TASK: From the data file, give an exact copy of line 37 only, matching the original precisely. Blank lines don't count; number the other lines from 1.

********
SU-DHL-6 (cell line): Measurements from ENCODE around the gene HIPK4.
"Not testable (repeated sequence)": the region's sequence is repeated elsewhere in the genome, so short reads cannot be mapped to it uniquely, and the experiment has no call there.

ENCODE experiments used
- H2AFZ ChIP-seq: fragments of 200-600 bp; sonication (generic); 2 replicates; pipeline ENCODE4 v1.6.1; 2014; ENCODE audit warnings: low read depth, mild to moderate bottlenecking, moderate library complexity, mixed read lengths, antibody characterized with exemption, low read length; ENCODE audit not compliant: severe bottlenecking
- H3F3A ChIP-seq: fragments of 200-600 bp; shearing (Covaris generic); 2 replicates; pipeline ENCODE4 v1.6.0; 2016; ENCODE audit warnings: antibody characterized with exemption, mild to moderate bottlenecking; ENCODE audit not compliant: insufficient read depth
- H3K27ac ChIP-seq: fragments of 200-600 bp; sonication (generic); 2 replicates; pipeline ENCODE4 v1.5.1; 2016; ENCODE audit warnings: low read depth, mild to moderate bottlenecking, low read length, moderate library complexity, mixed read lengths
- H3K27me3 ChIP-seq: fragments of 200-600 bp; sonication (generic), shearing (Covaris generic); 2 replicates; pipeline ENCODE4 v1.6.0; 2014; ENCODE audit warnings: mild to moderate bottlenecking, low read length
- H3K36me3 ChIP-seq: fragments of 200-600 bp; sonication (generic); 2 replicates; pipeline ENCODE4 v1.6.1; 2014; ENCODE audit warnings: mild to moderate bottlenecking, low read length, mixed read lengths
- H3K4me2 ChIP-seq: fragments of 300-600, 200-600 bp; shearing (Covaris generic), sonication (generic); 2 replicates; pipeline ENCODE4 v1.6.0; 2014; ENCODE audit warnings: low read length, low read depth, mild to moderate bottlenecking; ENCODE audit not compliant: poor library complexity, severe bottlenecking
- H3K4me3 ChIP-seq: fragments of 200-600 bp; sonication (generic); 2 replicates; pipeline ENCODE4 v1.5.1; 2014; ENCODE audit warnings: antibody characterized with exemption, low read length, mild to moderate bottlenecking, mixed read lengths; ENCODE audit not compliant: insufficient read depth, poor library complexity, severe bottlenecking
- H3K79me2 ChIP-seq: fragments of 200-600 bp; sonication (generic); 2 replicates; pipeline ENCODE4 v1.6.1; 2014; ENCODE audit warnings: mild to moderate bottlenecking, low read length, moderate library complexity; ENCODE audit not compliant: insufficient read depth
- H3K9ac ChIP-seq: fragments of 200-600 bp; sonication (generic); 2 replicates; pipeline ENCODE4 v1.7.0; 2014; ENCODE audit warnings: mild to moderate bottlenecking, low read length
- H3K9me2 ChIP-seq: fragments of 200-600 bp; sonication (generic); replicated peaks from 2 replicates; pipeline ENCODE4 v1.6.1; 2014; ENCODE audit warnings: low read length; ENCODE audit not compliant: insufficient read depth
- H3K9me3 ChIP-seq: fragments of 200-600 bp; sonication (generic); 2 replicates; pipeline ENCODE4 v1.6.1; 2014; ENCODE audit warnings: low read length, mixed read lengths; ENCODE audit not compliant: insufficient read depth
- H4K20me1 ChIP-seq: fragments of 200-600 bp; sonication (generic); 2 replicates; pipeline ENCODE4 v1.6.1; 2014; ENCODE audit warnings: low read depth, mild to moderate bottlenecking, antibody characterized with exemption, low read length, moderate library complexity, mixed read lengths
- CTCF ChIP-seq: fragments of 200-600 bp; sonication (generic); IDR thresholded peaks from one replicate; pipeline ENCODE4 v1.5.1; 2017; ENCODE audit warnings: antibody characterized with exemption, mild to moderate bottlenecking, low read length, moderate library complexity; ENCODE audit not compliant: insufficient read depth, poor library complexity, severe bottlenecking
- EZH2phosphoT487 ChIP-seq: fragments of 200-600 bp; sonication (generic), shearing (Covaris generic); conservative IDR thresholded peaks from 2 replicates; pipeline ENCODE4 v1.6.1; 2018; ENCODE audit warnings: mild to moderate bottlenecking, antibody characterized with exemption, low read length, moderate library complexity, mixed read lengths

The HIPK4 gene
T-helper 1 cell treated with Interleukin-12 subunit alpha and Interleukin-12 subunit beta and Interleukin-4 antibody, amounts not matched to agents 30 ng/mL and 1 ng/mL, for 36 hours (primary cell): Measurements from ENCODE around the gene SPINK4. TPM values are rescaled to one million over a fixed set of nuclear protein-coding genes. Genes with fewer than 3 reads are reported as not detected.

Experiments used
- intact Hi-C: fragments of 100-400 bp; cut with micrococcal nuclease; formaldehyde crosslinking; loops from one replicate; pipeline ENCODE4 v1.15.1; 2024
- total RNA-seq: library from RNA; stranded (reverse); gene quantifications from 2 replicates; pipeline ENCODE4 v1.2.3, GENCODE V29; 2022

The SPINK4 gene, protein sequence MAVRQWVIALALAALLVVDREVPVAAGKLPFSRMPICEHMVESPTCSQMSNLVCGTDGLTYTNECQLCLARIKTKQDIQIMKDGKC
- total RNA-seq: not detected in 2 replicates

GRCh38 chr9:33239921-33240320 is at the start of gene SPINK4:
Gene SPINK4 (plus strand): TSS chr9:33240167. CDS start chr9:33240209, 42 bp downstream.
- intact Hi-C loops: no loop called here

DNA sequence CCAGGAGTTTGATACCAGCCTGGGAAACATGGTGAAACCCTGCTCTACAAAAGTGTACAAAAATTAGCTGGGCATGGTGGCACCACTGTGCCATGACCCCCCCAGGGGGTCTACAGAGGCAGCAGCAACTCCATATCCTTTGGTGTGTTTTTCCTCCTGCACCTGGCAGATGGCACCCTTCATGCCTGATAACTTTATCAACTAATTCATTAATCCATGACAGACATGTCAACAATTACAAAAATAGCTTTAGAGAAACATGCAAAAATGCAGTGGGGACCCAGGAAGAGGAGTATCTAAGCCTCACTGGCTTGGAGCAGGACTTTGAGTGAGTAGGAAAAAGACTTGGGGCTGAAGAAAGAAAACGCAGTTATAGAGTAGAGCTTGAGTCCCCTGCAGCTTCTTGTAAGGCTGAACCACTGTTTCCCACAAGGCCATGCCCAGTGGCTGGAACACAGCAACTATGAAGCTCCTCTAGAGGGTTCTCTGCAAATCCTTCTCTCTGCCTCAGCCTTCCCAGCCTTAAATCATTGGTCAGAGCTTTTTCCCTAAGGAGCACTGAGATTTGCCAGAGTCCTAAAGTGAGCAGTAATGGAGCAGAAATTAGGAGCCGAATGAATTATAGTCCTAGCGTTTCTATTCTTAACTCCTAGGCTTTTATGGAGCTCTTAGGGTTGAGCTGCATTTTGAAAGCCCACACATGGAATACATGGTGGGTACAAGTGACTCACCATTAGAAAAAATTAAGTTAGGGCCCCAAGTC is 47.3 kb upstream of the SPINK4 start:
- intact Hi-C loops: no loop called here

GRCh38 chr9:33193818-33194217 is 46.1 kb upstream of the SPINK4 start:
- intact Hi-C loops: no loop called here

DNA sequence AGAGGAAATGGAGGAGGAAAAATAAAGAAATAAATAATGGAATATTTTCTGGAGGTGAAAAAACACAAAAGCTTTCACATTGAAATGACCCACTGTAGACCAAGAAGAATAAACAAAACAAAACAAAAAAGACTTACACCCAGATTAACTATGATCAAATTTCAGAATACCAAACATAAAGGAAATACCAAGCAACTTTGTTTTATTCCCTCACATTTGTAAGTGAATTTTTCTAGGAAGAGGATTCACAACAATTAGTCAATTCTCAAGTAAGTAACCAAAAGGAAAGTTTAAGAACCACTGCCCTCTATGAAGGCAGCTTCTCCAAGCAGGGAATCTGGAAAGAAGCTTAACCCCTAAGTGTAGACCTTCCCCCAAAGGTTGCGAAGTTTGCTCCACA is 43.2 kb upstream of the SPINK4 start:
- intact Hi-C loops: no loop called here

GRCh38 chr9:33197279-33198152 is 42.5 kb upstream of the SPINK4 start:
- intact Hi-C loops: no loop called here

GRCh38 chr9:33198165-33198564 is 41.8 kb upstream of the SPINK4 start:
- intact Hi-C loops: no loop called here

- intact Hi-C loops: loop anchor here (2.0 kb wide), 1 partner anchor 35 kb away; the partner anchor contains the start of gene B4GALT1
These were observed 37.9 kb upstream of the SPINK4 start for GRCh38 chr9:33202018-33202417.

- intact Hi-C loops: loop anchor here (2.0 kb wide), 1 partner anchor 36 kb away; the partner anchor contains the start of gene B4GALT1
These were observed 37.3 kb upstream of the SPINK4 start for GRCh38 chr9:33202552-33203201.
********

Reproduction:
- intact Hi-C loops: no loop called here